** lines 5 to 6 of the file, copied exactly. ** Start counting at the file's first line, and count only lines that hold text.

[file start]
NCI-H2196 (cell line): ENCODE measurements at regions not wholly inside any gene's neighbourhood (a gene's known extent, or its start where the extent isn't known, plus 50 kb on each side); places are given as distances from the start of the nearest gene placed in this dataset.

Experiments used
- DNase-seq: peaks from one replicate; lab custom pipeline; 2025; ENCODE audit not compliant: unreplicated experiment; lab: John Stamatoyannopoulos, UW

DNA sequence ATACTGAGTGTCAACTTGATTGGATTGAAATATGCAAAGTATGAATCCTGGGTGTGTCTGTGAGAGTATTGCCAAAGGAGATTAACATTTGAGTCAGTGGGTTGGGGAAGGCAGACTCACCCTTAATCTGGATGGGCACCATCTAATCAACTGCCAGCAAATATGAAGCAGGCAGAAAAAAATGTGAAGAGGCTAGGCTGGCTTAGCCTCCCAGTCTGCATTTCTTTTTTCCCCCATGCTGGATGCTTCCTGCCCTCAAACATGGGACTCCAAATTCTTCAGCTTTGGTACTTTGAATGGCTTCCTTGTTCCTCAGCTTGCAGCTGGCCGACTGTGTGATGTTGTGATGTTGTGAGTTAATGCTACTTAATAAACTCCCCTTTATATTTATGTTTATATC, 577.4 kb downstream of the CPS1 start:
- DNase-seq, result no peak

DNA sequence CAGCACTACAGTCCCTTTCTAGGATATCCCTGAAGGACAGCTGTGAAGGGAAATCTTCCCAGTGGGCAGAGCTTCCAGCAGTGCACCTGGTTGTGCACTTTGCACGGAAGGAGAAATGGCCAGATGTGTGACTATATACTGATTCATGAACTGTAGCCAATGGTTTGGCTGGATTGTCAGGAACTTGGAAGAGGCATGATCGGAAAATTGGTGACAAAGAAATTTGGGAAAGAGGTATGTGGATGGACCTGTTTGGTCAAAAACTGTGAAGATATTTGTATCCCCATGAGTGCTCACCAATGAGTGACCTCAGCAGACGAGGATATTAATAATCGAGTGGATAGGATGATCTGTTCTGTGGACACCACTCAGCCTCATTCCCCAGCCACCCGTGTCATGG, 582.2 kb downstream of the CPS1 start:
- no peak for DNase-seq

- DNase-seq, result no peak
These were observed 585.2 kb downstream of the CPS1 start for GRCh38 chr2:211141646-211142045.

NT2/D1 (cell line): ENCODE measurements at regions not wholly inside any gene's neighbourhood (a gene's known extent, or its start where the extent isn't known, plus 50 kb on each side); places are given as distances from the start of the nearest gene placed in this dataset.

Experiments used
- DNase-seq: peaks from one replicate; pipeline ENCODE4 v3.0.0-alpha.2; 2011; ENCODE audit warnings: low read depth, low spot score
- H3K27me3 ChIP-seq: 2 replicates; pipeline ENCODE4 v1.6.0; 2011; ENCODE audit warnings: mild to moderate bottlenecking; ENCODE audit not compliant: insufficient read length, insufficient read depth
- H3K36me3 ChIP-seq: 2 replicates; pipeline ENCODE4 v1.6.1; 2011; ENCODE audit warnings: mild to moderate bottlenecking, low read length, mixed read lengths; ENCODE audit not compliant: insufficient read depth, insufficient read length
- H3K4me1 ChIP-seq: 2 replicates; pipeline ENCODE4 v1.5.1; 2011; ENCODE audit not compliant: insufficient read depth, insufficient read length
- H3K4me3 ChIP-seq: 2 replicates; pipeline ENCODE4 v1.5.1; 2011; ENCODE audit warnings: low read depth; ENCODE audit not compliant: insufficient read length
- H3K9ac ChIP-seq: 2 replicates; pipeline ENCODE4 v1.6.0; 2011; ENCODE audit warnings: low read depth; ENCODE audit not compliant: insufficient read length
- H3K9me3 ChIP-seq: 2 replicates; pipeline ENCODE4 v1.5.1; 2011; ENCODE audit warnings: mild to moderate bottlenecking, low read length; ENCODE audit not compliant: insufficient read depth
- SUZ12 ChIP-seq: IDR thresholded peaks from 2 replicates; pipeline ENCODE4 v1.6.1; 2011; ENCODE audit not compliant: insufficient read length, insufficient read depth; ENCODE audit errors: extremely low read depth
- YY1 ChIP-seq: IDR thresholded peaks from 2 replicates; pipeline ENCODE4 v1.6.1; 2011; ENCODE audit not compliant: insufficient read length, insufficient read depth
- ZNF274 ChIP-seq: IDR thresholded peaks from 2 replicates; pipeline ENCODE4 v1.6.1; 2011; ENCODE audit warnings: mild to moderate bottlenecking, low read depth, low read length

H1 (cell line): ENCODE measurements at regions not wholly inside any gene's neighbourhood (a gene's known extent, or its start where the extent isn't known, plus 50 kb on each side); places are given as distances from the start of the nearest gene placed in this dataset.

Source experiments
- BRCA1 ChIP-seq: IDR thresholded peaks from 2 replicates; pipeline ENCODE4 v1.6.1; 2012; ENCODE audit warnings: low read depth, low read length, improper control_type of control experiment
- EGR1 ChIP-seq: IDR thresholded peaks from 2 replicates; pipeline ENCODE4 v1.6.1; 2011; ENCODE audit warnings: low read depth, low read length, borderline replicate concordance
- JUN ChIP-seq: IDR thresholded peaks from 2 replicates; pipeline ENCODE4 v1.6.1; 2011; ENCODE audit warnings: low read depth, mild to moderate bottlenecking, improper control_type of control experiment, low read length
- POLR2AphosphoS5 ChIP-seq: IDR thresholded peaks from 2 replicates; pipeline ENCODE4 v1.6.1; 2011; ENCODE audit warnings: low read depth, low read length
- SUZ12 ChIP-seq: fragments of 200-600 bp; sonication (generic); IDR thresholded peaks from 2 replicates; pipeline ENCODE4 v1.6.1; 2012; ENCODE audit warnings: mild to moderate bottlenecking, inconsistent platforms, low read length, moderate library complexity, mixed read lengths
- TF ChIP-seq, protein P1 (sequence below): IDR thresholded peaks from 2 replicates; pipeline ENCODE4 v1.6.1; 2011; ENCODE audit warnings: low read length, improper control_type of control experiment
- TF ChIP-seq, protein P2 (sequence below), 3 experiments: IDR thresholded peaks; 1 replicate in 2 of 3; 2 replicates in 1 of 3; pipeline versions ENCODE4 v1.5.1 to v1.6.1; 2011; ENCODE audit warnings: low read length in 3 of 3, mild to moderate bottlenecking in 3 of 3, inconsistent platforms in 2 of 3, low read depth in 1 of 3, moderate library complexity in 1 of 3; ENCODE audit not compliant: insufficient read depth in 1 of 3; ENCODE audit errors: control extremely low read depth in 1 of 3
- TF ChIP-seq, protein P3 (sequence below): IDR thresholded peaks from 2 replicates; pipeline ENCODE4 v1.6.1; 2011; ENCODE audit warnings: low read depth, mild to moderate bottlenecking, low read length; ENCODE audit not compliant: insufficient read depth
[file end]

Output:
- DNase-seq, result no peak

DNA sequence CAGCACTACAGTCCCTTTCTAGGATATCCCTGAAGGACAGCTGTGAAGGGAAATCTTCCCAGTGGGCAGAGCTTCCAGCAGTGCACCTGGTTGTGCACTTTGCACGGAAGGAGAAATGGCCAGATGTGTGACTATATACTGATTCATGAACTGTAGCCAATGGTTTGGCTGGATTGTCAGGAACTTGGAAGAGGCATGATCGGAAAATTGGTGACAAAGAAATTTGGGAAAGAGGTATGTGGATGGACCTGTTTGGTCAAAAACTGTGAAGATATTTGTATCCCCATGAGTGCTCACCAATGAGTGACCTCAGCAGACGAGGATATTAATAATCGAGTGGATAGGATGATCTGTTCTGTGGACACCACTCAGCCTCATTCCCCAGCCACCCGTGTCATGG, 582.2 kb downstream of the CPS1 start: